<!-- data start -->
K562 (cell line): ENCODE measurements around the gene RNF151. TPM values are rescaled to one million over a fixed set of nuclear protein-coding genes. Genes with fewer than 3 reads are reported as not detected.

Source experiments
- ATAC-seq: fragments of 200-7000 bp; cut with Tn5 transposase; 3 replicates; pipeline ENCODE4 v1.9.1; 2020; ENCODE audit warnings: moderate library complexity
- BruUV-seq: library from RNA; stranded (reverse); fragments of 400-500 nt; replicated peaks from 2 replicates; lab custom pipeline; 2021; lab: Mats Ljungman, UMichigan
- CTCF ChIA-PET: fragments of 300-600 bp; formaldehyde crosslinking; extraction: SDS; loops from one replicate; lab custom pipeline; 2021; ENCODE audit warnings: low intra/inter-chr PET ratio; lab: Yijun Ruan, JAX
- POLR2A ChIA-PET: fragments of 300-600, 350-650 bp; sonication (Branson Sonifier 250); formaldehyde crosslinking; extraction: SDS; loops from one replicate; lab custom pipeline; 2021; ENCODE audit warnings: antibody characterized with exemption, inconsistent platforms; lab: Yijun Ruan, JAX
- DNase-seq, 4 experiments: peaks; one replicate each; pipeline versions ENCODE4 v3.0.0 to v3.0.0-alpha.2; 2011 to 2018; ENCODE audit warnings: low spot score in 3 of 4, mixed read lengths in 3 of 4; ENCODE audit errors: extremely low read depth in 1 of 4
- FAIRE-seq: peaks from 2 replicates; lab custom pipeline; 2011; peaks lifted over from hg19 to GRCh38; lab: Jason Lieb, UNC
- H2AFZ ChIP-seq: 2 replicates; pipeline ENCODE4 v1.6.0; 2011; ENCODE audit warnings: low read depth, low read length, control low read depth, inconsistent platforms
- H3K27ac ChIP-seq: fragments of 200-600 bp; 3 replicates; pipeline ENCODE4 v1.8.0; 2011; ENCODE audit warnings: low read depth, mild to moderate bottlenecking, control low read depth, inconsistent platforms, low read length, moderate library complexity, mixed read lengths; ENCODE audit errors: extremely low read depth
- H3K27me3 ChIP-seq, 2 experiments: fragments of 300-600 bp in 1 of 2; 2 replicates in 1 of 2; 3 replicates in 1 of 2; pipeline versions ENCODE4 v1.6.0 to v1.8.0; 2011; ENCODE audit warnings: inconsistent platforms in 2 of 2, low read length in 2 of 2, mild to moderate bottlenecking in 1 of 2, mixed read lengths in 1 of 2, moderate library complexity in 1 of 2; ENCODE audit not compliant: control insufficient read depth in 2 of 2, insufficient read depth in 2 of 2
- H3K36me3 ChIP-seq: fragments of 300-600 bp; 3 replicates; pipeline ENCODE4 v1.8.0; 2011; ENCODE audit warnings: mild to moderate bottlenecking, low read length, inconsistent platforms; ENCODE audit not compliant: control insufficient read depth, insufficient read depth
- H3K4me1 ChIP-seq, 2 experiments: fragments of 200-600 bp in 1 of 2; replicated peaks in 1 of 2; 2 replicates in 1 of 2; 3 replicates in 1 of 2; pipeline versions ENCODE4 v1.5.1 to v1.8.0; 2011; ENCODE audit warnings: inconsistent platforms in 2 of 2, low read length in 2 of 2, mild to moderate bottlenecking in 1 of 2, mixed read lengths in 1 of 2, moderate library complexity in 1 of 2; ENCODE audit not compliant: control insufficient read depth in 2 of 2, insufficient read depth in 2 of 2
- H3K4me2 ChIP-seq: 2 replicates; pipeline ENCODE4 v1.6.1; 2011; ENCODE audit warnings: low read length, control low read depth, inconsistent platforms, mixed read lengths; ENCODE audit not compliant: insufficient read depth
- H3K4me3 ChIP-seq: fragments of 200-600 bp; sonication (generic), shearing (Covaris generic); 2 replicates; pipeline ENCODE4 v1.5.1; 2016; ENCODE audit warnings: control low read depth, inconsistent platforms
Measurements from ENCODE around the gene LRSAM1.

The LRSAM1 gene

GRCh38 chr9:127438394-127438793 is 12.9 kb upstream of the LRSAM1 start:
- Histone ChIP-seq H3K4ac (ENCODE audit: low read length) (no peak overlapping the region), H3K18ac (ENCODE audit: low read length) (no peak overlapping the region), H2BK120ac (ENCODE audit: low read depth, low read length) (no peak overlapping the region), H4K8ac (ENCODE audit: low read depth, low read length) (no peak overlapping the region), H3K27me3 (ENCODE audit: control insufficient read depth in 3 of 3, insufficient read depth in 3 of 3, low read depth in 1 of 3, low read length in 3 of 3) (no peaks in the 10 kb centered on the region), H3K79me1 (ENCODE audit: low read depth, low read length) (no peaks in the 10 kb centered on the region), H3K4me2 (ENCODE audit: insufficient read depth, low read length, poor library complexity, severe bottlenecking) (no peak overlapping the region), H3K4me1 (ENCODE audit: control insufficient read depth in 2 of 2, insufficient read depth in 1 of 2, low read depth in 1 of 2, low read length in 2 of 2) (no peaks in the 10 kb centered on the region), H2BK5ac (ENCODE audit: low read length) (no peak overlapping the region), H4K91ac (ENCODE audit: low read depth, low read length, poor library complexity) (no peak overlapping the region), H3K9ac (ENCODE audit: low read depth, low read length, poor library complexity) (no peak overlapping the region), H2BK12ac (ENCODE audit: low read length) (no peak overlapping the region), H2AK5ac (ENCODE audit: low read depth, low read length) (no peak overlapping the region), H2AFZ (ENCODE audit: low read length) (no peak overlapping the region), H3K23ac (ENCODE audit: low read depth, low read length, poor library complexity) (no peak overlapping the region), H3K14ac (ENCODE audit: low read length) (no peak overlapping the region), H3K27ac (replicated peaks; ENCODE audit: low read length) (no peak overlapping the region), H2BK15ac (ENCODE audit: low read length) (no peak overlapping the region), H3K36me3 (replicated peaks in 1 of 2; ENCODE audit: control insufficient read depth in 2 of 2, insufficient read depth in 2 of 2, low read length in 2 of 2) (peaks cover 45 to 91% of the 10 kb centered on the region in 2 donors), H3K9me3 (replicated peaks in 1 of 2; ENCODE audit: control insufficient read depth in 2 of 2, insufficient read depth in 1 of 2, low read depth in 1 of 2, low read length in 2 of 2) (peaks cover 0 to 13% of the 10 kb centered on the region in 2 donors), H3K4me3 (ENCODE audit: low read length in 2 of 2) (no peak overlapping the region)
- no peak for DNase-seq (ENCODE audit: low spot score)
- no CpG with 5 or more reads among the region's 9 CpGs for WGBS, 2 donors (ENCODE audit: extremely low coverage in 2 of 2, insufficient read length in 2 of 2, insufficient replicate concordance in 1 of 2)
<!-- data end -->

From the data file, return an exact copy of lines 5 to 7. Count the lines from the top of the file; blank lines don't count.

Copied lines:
- CTCF ChIA-PET: fragments of 300-600 bp; formaldehyde crosslinking; extraction: SDS; loops from one replicate; lab custom pipeline; 2021; ENCODE audit warnings: low intra/inter-chr PET ratio; lab: Yijun Ruan, JAX
- POLR2A ChIA-PET: fragments of 300-600, 350-650 bp; sonication (Branson Sonifier 250); formaldehyde crosslinking; extraction: SDS; loops from one replicate; lab custom pipeline; 2021; ENCODE audit warnings: antibody characterized with exemption, inconsistent platforms; lab: Yijun Ruan, JAX
- DNase-seq, 4 experiments: peaks; one replicate each; pipeline versions ENCODE4 v3.0.0 to v3.0.0-alpha.2; 2011 to 2018; ENCODE audit warnings: low spot score in 3 of 4, mixed read lengths in 3 of 4; ENCODE audit errors: extremely low read depth in 1 of 4